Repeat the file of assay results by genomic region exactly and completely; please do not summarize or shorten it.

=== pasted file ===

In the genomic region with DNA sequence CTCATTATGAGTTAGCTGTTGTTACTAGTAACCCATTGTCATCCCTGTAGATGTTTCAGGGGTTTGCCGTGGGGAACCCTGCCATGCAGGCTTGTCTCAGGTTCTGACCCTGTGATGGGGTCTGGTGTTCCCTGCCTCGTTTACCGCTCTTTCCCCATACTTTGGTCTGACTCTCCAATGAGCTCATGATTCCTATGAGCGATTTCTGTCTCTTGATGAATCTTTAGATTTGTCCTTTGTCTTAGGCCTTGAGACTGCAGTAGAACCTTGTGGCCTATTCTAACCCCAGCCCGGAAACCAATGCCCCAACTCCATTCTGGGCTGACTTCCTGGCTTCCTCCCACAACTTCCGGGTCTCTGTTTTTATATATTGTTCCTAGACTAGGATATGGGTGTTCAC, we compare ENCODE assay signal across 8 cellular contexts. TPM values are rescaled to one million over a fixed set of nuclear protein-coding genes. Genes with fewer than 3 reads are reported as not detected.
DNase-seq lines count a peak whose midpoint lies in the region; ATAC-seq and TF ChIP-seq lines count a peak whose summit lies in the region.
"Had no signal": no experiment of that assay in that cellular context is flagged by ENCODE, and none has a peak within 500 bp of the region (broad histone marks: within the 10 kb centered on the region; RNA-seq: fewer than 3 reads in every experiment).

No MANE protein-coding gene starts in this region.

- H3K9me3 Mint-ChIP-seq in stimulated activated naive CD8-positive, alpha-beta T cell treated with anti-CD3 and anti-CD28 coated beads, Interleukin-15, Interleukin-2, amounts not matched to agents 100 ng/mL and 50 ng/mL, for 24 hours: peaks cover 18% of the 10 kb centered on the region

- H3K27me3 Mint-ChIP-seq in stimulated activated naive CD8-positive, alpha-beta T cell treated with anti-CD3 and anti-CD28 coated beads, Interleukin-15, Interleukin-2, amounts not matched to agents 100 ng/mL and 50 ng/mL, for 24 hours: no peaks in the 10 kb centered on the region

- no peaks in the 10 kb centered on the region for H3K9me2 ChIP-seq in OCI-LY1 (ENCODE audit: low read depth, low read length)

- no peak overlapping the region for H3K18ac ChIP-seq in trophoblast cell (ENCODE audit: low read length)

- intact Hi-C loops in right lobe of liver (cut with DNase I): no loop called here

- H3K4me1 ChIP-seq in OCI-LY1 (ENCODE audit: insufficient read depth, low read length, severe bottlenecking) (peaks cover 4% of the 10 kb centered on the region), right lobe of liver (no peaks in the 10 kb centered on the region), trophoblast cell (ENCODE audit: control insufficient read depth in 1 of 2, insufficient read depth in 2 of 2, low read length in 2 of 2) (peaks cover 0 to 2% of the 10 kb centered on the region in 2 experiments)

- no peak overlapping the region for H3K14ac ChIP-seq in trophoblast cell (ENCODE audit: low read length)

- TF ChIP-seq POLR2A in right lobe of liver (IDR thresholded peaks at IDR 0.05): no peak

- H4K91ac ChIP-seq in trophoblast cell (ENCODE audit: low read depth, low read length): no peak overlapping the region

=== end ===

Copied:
In the genomic region with DNA sequence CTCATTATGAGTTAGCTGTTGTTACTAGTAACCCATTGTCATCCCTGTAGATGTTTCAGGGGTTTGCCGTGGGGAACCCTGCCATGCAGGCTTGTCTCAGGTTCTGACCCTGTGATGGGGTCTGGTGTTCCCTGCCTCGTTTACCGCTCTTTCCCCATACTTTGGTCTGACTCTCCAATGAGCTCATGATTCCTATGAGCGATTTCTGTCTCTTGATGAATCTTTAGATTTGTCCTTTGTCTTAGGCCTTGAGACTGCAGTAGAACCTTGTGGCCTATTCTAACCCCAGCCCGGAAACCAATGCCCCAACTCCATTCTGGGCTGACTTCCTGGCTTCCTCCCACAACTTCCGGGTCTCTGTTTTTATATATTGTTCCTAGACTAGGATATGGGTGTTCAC, we compare ENCODE assay signal across 8 cellular contexts. TPM values are rescaled to one million over a fixed set of nuclear protein-coding genes. Genes with fewer than 3 reads are reported as not detected.
DNase-seq lines count a peak whose midpoint lies in the region; ATAC-seq and TF ChIP-seq lines count a peak whose summit lies in the region.
"Had no signal": no experiment of that assay in that cellular context is flagged by ENCODE, and none has a peak within 500 bp of the region (broad histone marks: within the 10 kb centered on the region; RNA-seq: fewer than 3 reads in every experiment).

No MANE protein-coding gene starts in this region.

- H3K9me3 Mint-ChIP-seq in stimulated activated naive CD8-positive, alpha-beta T cell treated with anti-CD3 and anti-CD28 coated beads, Interleukin-15, Interleukin-2, amounts not matched to agents 100 ng/mL and 50 ng/mL, for 24 hours: peaks cover 18% of the 10 kb centered on the region

- H3K27me3 Mint-ChIP-seq in stimulated activated naive CD8-positive, alpha-beta T cell treated with anti-CD3 and anti-CD28 coated beads, Interleukin-15, Interleukin-2, amounts not matched to agents 100 ng/mL and 50 ng/mL, for 24 hours: no peaks in the 10 kb centered on the region

- no peaks in the 10 kb centered on the region for H3K9me2 ChIP-seq in OCI-LY1 (ENCODE audit: low read depth, low read length)

- no peak overlapping the region for H3K18ac ChIP-seq in trophoblast cell (ENCODE audit: low read length)

- intact Hi-C loops in right lobe of liver (cut with DNase I): no loop called here

- H3K4me1 ChIP-seq in OCI-LY1 (ENCODE audit: insufficient read depth, low read length, severe bottlenecking) (peaks cover 4% of the 10 kb centered on the region), right lobe of liver (no peaks in the 10 kb centered on the region), trophoblast cell (ENCODE audit: control insufficient read depth in 1 of 2, insufficient read depth in 2 of 2, low read length in 2 of 2) (peaks cover 0 to 2% of the 10 kb centered on the region in 2 experiments)

- no peak overlapping the region for H3K14ac ChIP-seq in trophoblast cell (ENCODE audit: low read length)

- TF ChIP-seq POLR2A in right lobe of liver (IDR thresholded peaks at IDR 0.05): no peak

- H4K91ac ChIP-seq in trophoblast cell (ENCODE audit: low read depth, low read length): no peak overlapping the region